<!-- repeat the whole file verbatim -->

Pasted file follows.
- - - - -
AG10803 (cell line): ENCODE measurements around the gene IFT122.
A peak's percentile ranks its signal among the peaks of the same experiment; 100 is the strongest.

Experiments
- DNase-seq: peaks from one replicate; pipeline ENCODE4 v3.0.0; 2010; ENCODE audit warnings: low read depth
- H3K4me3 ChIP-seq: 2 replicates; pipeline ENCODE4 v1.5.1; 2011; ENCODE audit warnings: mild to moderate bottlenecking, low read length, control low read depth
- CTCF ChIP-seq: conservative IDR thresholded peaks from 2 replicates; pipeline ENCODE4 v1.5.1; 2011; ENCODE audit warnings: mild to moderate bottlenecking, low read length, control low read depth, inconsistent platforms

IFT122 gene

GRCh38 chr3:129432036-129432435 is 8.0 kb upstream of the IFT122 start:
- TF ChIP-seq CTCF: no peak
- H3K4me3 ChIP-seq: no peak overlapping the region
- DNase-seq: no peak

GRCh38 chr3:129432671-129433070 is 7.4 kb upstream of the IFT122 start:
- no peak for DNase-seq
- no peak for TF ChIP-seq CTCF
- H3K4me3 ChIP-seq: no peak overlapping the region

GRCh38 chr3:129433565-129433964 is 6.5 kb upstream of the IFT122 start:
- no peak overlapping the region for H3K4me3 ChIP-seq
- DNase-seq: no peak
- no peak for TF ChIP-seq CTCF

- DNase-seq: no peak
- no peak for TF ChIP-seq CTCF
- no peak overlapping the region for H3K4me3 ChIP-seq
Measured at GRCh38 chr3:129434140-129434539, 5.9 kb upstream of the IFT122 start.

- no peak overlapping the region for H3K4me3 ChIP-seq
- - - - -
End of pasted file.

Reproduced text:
AG10803 (cell line): ENCODE measurements around the gene IFT122.
A peak's percentile ranks its signal among the peaks of the same experiment; 100 is the strongest.

Experiments
- DNase-seq: peaks from one replicate; pipeline ENCODE4 v3.0.0; 2010; ENCODE audit warnings: low read depth
- H3K4me3 ChIP-seq: 2 replicates; pipeline ENCODE4 v1.5.1; 2011; ENCODE audit warnings: mild to moderate bottlenecking, low read length, control low read depth
- CTCF ChIP-seq: conservative IDR thresholded peaks from 2 replicates; pipeline ENCODE4 v1.5.1; 2011; ENCODE audit warnings: mild to moderate bottlenecking, low read length, control low read depth, inconsistent platforms

IFT122 gene

GRCh38 chr3:129432036-129432435 is 8.0 kb upstream of the IFT122 start:
- TF ChIP-seq CTCF: no peak
- H3K4me3 ChIP-seq: no peak overlapping the region
- DNase-seq: no peak

GRCh38 chr3:129432671-129433070 is 7.4 kb upstream of the IFT122 start:
- no peak for DNase-seq
- no peak for TF ChIP-seq CTCF
- H3K4me3 ChIP-seq: no peak overlapping the region

GRCh38 chr3:129433565-129433964 is 6.5 kb upstream of the IFT122 start:
- no peak overlapping the region for H3K4me3 ChIP-seq
- DNase-seq: no peak
- no peak for TF ChIP-seq CTCF

- DNase-seq: no peak
- no peak for TF ChIP-seq CTCF
- no peak overlapping the region for H3K4me3 ChIP-seq
Measured at GRCh38 chr3:129434140-129434539, 5.9 kb upstream of the IFT122 start.

- no peak overlapping the region for H3K4me3 ChIP-seq